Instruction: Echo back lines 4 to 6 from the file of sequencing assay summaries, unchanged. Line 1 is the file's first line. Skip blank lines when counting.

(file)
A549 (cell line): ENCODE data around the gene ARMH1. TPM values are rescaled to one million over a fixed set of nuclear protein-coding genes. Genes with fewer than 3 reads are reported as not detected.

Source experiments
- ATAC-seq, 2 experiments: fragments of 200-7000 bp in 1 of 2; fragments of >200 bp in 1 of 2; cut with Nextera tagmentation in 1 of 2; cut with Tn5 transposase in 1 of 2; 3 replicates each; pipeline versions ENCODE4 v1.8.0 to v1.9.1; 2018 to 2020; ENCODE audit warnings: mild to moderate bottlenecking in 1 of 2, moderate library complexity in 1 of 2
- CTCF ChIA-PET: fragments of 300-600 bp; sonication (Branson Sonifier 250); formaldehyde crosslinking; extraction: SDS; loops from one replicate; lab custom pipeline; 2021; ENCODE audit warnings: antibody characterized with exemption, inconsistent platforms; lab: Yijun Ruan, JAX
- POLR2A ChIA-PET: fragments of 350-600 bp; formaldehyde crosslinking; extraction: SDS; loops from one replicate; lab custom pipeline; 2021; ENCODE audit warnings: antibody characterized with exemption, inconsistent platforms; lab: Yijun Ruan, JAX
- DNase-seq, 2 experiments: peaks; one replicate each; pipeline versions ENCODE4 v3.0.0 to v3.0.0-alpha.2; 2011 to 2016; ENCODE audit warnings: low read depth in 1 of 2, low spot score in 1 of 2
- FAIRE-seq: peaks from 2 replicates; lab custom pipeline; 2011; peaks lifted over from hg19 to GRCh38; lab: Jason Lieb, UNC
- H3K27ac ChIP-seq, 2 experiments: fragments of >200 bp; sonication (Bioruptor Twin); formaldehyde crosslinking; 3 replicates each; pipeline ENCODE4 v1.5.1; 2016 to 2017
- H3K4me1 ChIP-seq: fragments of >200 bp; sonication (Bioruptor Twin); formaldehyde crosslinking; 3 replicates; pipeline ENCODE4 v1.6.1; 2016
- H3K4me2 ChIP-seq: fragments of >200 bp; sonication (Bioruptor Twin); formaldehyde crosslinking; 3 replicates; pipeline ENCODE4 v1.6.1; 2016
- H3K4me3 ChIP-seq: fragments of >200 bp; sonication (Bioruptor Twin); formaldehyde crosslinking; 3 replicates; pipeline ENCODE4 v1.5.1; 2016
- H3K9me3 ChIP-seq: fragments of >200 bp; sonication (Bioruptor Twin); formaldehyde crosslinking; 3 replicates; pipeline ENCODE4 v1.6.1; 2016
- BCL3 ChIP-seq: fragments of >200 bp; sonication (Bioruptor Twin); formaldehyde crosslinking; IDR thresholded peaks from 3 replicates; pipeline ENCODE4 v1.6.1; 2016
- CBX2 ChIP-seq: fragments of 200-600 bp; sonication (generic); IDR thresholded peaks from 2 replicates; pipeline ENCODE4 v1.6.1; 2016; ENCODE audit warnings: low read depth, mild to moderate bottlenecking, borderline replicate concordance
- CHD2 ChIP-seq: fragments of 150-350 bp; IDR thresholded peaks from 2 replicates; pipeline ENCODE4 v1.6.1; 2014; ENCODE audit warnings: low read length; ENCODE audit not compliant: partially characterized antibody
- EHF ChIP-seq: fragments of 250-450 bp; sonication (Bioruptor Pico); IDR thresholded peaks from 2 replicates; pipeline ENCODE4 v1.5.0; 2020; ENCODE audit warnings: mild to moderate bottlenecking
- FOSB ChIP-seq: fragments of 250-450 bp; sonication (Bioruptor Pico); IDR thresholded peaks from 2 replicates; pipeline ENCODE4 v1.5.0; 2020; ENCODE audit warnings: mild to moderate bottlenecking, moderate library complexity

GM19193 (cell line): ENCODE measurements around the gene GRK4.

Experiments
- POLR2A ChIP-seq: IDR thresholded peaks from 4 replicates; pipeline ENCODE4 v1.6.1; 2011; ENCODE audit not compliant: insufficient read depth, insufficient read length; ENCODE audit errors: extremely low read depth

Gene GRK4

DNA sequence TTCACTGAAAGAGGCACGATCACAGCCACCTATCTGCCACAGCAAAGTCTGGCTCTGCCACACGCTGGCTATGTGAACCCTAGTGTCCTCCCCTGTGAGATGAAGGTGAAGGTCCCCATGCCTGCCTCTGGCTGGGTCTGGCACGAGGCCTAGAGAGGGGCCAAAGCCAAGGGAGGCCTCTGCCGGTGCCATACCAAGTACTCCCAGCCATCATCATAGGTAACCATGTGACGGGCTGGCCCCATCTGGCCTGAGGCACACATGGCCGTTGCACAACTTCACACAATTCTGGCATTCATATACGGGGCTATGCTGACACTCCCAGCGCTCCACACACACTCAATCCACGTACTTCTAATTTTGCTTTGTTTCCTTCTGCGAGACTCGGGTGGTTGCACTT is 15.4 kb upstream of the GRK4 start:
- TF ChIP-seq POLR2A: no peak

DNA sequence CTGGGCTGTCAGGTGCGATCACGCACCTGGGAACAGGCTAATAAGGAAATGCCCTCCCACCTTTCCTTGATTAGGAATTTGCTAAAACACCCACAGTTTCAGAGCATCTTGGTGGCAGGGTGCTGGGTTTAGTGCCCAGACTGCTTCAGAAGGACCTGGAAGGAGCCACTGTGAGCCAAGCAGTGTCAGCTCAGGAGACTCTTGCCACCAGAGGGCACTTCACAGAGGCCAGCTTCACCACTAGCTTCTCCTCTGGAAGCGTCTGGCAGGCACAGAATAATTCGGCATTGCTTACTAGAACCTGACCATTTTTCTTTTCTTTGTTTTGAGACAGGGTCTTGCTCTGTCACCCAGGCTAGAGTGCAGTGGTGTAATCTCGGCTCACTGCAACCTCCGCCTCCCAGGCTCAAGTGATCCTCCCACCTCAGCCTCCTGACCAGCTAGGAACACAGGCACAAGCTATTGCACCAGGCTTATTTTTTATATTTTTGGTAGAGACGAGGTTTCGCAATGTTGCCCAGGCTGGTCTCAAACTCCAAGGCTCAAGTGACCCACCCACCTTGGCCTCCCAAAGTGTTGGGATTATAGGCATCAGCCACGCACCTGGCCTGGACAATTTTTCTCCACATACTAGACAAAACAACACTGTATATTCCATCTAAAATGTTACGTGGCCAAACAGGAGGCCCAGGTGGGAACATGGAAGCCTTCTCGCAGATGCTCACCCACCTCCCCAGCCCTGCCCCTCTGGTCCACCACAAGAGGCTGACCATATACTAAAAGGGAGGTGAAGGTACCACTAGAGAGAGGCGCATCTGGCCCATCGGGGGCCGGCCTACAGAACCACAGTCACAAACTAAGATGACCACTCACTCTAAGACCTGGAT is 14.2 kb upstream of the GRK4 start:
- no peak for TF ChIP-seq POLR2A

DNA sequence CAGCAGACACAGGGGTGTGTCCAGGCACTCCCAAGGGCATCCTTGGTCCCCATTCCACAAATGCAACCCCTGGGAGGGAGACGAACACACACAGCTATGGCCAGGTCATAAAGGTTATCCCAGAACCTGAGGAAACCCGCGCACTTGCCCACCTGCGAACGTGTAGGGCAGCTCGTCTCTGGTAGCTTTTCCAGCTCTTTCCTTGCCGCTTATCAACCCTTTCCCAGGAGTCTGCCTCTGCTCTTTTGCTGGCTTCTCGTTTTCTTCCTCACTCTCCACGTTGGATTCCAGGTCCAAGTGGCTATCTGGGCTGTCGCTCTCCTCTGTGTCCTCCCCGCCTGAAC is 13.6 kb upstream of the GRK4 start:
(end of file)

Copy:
- CTCF ChIA-PET: fragments of 300-600 bp; sonication (Branson Sonifier 250); formaldehyde crosslinking; extraction: SDS; loops from one replicate; lab custom pipeline; 2021; ENCODE audit warnings: antibody characterized with exemption, inconsistent platforms; lab: Yijun Ruan, JAX
- POLR2A ChIA-PET: fragments of 350-600 bp; formaldehyde crosslinking; extraction: SDS; loops from one replicate; lab custom pipeline; 2021; ENCODE audit warnings: antibody characterized with exemption, inconsistent platforms; lab: Yijun Ruan, JAX
- DNase-seq, 2 experiments: peaks; one replicate each; pipeline versions ENCODE4 v3.0.0 to v3.0.0-alpha.2; 2011 to 2016; ENCODE audit warnings: low read depth in 1 of 2, low spot score in 1 of 2